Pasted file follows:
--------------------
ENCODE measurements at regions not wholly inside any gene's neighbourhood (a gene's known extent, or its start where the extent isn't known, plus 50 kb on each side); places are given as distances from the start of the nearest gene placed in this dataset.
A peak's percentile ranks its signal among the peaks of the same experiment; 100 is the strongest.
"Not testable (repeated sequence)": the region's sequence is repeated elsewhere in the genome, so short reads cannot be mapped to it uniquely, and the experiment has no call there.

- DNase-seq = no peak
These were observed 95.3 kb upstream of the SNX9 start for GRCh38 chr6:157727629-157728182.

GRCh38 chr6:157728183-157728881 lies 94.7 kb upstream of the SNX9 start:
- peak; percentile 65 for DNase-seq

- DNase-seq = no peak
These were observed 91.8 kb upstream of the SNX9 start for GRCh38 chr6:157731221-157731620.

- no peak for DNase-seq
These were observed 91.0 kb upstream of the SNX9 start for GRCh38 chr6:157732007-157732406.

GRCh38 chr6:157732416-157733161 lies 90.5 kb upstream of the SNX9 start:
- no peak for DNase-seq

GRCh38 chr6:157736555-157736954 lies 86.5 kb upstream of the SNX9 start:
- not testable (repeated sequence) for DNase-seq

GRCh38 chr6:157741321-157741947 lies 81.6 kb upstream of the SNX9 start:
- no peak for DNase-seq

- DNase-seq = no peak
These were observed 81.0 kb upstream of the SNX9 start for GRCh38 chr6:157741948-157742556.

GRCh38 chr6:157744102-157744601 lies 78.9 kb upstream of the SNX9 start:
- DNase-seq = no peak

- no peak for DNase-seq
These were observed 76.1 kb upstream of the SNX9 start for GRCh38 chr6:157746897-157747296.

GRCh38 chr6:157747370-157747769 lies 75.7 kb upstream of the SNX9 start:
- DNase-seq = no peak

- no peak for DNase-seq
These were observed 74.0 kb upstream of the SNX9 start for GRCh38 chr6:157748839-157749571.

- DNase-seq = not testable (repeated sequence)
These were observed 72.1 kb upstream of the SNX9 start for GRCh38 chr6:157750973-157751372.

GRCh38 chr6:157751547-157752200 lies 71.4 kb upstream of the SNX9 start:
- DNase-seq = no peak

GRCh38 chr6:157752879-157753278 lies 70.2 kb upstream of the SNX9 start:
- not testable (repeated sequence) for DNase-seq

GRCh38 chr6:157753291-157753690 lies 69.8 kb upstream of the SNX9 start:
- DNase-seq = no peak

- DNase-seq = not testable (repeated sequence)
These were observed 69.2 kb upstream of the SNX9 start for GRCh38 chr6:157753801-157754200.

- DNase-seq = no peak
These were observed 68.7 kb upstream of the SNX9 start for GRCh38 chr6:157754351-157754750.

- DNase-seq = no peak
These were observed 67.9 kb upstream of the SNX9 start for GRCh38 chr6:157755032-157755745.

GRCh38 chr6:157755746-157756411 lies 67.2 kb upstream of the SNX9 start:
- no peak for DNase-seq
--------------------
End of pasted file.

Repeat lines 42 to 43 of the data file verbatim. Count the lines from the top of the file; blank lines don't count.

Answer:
GRCh38 chr6:157755746-157756411 lies 67.2 kb upstream of the SNX9 start:
- no peak for DNase-seq